Within Facebook’s S-1, the social network revealed that its Payments business is bringing in $557 million in revenue per year. As the company explains, it currently requires Payments integration in games on Facebook. But according to the filing, Facebook is considering what could be very big moves in the payments space.
From the filing, Facebook writes that “we may seek to extend the use of Payments to other types of apps in the future.” It’s not specific about what these other apps are, but they could include anything that somehow uses Facebook. Dating apps, social shopping apps, news-reading apps — who knows? The filing is meant to paint a broad picture of where Facebook is headed, and the line could just be a simple aside for potential investors. But still, any developer running payments in a way that connects to Facebook should keep it in mind.
Currently, via its payments product, Facebook is taking a 30 percent cut of all payments of virtual goods transacted within games on the network. Zynga accounted for approximately 12% of Facebook’s revenue, much of which was comprised of revenue derived from these payments processing fees. Payments are a huge revenue generator for Facebook.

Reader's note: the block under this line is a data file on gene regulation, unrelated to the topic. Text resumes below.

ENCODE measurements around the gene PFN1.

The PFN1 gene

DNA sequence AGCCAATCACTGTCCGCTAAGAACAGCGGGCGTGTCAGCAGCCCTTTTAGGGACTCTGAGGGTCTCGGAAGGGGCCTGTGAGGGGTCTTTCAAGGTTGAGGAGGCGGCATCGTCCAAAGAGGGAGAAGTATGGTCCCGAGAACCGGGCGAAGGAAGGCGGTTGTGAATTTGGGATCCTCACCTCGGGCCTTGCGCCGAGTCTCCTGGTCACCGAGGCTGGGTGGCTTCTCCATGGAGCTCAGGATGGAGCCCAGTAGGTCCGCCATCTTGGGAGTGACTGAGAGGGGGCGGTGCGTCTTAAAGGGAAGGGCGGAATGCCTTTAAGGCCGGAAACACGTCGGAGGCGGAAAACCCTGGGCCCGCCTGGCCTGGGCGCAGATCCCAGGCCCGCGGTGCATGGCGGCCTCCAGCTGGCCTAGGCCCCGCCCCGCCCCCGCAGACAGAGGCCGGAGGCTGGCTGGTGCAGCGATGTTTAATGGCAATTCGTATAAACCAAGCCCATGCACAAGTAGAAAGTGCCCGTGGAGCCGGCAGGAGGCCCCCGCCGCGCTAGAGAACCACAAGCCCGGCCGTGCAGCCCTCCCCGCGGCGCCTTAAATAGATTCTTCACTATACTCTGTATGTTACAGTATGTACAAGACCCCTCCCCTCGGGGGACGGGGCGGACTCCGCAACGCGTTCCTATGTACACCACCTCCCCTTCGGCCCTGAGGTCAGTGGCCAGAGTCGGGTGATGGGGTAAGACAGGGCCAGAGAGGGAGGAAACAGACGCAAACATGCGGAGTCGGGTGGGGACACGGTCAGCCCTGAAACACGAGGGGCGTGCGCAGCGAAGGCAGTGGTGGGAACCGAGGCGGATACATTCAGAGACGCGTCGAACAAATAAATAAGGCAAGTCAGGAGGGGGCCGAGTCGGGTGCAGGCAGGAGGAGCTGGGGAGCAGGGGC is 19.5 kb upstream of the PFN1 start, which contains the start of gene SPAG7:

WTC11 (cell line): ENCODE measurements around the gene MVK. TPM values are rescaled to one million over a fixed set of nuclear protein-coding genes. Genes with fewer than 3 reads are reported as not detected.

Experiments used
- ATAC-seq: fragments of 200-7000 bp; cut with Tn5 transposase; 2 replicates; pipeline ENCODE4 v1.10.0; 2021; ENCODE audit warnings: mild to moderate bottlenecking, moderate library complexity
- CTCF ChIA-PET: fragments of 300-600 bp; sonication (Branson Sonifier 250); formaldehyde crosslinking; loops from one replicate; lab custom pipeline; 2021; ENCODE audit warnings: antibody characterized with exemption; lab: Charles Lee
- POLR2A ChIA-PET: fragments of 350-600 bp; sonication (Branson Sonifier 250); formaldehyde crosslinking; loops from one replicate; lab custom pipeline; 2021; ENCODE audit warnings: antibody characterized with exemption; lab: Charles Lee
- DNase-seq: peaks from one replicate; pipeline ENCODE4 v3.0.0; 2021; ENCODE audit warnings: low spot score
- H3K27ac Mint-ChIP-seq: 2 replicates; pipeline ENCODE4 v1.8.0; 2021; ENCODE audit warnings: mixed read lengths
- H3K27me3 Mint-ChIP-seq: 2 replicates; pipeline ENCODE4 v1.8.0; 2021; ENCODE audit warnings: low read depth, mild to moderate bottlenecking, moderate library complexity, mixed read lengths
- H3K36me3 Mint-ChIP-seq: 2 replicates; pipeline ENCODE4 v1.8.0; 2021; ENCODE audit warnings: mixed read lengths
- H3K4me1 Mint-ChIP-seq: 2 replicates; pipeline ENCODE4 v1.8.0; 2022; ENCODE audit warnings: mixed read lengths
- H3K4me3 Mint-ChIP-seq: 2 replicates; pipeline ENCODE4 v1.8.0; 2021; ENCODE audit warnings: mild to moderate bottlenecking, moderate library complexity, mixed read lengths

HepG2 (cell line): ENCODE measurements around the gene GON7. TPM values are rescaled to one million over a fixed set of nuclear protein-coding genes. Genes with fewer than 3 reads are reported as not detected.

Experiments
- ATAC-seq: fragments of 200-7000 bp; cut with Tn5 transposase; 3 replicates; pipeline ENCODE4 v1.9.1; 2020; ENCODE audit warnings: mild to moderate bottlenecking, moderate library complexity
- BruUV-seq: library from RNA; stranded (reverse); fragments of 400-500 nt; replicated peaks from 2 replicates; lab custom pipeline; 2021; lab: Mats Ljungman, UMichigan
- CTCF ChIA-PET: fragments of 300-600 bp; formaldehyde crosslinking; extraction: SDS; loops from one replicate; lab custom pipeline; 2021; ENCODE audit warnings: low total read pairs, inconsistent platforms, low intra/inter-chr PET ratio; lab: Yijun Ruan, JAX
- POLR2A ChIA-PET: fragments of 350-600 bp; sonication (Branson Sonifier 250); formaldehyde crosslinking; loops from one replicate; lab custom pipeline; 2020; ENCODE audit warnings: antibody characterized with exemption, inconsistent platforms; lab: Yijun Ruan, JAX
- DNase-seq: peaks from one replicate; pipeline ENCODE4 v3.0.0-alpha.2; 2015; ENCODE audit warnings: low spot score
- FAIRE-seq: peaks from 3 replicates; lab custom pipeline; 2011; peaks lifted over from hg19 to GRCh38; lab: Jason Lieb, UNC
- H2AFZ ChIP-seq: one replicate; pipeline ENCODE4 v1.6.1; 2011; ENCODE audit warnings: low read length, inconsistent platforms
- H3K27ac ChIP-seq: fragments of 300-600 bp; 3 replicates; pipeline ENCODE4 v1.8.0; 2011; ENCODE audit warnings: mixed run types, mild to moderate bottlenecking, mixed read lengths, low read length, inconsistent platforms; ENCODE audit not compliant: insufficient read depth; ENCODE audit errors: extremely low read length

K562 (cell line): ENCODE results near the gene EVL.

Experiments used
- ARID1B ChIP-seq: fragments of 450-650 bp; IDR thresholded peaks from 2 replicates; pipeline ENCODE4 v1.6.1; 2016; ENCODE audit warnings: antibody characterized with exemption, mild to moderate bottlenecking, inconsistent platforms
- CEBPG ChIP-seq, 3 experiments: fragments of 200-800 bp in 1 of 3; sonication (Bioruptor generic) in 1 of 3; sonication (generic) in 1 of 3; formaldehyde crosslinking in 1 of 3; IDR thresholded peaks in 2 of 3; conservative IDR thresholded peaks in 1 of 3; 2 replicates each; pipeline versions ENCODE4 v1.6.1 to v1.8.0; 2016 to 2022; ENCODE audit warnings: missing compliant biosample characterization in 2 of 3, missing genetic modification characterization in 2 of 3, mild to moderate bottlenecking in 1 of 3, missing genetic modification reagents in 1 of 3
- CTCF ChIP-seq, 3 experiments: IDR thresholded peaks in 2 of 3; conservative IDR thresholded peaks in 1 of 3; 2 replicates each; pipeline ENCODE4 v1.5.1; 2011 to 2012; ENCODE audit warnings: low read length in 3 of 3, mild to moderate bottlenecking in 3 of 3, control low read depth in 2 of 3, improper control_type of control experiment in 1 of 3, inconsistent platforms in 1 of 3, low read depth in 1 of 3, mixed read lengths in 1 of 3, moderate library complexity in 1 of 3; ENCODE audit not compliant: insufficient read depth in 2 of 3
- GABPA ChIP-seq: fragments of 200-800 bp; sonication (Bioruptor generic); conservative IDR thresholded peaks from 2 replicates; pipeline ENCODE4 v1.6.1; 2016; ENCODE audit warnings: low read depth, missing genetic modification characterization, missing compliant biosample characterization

Facebook says that in the future, it will be invested in ‘enhancing’ payments offerings and “in making the Payments experience on Facebook as convenient as possible for users and Platform developers.” the company also states that financial results each quarter will be based on the Facebook’s “ability to increase payments and other fees revenue.” Facebook is also anticipating a rise in payment processing costs as the company “increases Payments volumes and add new payment methods.”
Some of the challenges to a more expansive payments products, says Facebook, are regulatory issues on the U.S., Europe and in other countries. From the filing: To increase flexibility in how our use of Payments may evolve and to mitigate regulatory uncertainty, we have applied for certain money transmitter licenses and expect to apply for additional money transmitter licenses in the United States, which will generally require us to demonstrate compliance with many domestic laws in these areas. this refers to the fact that Facebook has been creating separate entities for its Payments product.
There is certainly no guarantee that Facebook is going to become the next PayPal, but considering the amount of times the payments business was mentioned in the filing, as well as statement of the potential plans for expansion, it could be a significant business in Facebook’s future as a public company.